The day before, stuck in traffic on the
, he had watched the towers fall. He had begged the toll booth operator to let him over the Passaic River Bridge . He had fought his way into the city, down to the smoldering rubble - only to be told there was nothing he could do to help. Deferring to the confusion dominating the day, the union worker from Brooklyn, now living across the Bayonne Bridge Hudson River, slowly turned around and began to make his way home.
The next morning Frank heard the television newscaster call for volunteers – union members with construction experience were being given priority. Thirty minutes later Frank was at the Lincoln Tunnel, his helmet and vest by his side.
All day he waited among the dust and destruction, aching to do something, anything that might matter. He offered his truck to go pick up food, clothes and supplies. He watched firemen and rescue workers crawl all over the rubble like ants on an anthill. He called his boss to tell him he might not be back in
Jersey for a few days.
Night had fallen when he grabbed a pair of gloves and a bottle of water and jumped in line with a sort of bucket brigade. The air was thick with smoke and dust; Frank had only a wet bandana for a respirator. He had no idea how long he’d be. He didn’t really care.
Frank Silecchia was the first to see the I-beam cross standing in the rubble. Exhausted from an all-night search that gave them nothing but three dead bodies, he fell to his knees and cried up at the first light of dawn.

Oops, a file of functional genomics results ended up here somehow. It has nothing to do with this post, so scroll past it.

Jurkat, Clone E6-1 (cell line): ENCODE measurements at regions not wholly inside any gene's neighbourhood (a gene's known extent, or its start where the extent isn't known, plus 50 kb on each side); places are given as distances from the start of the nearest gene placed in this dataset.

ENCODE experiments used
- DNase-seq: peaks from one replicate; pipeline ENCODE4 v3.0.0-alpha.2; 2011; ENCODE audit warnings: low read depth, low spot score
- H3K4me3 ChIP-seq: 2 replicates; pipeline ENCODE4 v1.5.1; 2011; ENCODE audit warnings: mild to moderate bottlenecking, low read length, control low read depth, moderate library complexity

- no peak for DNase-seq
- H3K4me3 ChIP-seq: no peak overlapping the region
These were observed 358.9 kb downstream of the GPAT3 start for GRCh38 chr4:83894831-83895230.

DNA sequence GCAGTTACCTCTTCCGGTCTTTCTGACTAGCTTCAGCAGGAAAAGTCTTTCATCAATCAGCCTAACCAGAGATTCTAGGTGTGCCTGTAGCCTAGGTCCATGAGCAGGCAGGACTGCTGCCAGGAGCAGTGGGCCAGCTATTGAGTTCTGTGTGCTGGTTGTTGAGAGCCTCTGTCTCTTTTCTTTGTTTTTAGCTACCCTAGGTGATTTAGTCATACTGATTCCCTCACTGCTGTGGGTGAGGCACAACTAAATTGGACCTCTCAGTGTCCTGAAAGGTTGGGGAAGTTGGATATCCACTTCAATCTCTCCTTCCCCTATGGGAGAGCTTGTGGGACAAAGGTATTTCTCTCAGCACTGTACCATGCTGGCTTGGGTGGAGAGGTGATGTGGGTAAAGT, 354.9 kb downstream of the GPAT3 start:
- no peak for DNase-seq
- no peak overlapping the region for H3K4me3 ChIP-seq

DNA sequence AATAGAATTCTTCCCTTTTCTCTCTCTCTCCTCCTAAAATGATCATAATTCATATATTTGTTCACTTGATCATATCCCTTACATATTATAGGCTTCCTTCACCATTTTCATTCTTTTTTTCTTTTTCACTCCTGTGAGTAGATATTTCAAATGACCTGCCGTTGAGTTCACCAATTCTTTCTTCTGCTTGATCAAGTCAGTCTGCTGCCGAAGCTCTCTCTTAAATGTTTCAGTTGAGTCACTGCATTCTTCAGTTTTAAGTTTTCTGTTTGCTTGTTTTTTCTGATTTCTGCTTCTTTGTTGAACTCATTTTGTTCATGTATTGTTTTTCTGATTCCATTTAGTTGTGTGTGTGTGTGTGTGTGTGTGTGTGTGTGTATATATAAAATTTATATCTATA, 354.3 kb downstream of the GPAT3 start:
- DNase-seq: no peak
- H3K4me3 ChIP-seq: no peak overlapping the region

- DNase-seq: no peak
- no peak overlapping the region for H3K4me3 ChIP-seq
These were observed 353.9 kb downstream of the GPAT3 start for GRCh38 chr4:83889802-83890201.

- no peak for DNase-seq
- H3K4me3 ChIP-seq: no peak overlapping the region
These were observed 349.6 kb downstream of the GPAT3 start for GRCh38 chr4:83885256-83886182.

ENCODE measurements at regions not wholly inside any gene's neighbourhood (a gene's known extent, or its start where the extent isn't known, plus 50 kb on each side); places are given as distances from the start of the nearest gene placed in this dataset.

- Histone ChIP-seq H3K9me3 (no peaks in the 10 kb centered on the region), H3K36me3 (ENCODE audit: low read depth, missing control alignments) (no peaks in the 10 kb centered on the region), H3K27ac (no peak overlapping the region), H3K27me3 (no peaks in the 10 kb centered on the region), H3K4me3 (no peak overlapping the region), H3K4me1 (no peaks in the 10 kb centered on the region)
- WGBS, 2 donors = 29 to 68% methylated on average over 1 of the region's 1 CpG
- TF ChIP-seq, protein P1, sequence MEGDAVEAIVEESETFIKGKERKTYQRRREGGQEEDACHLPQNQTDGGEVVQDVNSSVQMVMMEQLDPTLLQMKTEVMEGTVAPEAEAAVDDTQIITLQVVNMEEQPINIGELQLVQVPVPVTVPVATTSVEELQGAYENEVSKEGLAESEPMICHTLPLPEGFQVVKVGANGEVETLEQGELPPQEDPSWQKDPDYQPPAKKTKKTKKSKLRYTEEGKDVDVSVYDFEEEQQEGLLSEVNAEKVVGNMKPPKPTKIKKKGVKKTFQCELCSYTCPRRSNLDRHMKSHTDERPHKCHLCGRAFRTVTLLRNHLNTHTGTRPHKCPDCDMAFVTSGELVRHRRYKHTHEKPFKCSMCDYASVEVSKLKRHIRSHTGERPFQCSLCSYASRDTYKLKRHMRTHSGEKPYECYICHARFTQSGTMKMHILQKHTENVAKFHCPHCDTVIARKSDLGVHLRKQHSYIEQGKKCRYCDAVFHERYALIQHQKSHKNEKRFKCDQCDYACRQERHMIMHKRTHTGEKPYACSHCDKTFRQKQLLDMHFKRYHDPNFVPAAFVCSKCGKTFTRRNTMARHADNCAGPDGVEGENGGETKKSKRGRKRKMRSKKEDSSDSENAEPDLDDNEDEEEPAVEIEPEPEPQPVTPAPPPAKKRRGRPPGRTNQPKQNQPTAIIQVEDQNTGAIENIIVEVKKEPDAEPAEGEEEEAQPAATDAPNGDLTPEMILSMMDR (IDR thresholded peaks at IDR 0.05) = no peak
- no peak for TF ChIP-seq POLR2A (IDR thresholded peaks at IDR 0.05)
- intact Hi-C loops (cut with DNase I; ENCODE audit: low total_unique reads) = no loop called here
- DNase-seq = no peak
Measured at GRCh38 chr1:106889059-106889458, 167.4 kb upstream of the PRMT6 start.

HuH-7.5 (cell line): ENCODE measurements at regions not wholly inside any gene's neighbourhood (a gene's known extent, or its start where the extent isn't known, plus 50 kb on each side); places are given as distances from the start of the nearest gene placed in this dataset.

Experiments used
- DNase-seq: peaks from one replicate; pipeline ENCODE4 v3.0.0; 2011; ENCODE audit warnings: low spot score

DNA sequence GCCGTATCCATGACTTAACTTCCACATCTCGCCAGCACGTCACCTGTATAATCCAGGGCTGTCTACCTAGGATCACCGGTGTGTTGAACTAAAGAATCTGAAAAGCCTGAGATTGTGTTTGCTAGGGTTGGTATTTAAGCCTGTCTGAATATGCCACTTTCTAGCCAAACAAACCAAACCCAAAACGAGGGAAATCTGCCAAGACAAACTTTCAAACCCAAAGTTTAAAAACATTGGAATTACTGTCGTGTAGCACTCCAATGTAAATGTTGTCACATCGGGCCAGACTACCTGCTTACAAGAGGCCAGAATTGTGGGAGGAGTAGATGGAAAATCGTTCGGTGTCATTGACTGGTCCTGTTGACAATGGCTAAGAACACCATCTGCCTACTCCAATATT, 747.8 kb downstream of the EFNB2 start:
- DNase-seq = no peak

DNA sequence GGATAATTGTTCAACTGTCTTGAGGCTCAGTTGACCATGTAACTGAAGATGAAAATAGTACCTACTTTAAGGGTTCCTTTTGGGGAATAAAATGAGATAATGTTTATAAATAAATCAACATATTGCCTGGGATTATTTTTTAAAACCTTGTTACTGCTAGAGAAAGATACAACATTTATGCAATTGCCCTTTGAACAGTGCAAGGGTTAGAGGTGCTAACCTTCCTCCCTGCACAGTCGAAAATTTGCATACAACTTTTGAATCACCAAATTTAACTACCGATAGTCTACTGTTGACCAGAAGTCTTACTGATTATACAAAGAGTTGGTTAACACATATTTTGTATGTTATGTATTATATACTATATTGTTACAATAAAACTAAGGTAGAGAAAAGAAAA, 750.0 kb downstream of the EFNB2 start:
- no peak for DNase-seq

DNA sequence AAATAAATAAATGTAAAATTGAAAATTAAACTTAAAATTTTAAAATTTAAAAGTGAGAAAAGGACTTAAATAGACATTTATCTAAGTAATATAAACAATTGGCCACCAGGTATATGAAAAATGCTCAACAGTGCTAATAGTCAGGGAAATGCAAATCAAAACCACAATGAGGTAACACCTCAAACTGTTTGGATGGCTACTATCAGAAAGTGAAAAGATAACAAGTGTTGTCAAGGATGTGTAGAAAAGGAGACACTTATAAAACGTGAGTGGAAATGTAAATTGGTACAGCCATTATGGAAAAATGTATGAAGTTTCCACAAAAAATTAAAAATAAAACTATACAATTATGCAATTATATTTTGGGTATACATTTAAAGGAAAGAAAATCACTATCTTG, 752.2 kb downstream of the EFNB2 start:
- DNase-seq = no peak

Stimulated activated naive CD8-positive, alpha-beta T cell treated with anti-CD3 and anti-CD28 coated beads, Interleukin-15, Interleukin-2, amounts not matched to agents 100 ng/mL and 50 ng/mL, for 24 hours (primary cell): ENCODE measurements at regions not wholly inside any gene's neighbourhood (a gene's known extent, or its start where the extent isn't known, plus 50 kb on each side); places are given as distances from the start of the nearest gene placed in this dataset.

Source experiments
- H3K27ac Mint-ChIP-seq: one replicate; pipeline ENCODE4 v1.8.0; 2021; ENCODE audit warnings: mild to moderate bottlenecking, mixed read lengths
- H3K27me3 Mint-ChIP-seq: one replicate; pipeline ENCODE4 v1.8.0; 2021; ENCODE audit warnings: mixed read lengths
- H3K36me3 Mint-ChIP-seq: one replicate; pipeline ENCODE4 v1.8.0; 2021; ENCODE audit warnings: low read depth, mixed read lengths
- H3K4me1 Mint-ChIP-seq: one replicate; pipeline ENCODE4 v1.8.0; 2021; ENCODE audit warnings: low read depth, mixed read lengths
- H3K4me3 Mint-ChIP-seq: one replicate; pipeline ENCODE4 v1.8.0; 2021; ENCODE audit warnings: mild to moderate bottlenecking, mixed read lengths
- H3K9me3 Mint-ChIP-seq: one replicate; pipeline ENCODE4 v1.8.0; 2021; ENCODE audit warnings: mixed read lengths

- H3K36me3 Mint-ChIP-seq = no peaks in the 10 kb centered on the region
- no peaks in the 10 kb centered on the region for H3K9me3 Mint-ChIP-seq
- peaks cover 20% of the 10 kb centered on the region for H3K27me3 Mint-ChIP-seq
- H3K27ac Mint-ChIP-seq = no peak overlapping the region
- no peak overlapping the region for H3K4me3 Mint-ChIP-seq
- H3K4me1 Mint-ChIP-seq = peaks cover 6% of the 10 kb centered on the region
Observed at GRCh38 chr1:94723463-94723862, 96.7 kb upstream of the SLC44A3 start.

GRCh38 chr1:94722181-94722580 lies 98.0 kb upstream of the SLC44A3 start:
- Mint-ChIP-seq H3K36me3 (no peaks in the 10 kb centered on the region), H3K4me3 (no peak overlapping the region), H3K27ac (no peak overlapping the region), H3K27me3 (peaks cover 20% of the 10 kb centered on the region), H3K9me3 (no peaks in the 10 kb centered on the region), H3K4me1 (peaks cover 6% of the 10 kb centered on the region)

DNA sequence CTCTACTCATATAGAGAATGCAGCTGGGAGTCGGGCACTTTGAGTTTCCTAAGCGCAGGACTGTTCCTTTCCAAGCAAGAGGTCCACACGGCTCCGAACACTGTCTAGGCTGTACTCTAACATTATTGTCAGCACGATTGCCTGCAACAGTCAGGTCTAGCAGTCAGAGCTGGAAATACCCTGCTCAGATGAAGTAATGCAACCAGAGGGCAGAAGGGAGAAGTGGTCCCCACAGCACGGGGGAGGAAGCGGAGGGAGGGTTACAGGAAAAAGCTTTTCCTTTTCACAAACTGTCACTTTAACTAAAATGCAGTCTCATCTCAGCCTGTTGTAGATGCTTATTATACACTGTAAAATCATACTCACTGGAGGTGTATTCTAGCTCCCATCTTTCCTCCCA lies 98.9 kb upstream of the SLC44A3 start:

That I-beam cross served as a symbol of hope for thousands in the weeks and months to come. Firemen and rescuers scratched names of their fallen brothers in the metal. People came to pray. Mass was offered on the spot. With the tireless efforts of Father Brian Jordan of St. Francis of
and the assistance of Mayor Rudy Giuliani, the cross was salvaged and placed on one corner of ground zero, to stand over the ongoing recovery operations. Assisi Church
In October 2006 the cross was moved to St. Peter’s,
’s oldest Catholic Church, just a block from ground zero. There it has stood, as a symbol of hope and an icon of a nation of people willing to stand up to the face of evil – until this past Saturday. New York
By 5am a crew of ironworkers had already assembled, preparing for the honor and task of moving the cross first down Church Street to Zucatti Park, then to the former World Trade Center site where it would be lowered in the September 11th Memorial & Museum, scheduled to open on the tenth anniversary of the worst single violent act ever committed on American soil.
We met with Frank Silecchia, who now lives in
but wasn’t going to miss this day for anything. We listened to the words of Father Jordan and Mr. Giuliani as they praised and honored the men and women who gave everything they had that day. We watched the ironworkers, pride in their faces and respect in their efforts as they moved this bittersweet piece of history into its final resting place. South Carolina
And then we went home, proud to be a part of the country we had just witnessed.